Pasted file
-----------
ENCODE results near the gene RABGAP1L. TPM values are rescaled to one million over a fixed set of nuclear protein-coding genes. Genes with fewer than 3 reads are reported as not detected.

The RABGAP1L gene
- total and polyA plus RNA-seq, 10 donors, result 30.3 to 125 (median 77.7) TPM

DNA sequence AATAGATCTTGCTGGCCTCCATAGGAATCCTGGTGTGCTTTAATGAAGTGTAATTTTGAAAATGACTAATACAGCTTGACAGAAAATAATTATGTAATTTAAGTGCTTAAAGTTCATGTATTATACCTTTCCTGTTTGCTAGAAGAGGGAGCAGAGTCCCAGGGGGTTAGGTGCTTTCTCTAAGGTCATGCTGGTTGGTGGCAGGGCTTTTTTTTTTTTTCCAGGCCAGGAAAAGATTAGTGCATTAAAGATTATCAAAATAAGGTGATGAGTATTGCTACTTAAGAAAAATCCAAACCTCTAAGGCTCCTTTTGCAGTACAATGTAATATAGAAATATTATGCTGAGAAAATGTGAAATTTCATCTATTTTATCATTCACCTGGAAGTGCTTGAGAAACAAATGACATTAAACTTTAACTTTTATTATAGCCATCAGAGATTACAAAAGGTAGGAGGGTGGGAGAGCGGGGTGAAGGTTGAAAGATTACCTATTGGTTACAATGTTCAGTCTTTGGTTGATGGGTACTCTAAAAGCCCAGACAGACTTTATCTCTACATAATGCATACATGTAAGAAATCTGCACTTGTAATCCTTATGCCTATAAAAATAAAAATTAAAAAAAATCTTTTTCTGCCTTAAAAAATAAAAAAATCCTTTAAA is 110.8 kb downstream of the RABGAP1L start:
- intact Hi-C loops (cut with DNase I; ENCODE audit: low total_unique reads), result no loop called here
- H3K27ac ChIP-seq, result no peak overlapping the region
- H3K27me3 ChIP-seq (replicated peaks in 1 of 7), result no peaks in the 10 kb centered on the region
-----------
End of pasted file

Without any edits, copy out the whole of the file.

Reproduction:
ENCODE results near the gene RABGAP1L. TPM values are rescaled to one million over a fixed set of nuclear protein-coding genes. Genes with fewer than 3 reads are reported as not detected.

The RABGAP1L gene
- total and polyA plus RNA-seq, 10 donors, result 30.3 to 125 (median 77.7) TPM

DNA sequence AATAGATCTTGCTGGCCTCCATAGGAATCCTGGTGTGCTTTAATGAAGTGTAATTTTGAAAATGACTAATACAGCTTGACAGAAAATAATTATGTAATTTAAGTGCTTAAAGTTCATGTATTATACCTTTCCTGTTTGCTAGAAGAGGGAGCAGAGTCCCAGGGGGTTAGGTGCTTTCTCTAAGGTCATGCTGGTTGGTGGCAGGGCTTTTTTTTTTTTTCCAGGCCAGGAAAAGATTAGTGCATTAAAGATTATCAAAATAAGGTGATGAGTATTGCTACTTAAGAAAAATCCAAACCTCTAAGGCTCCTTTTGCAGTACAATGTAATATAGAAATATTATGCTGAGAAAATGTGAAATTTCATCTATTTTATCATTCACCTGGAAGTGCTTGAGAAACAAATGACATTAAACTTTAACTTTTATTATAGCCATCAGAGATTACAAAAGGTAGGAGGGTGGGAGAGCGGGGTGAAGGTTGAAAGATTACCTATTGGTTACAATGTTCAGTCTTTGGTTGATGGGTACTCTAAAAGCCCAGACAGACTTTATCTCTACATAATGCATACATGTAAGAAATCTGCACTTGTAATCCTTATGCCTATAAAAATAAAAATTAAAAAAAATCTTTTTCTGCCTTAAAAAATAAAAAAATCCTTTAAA is 110.8 kb downstream of the RABGAP1L start:
- intact Hi-C loops (cut with DNase I; ENCODE audit: low total_unique reads), result no loop called here
- H3K27ac ChIP-seq, result no peak overlapping the region
- H3K27me3 ChIP-seq (replicated peaks in 1 of 7), result no peaks in the 10 kb centered on the region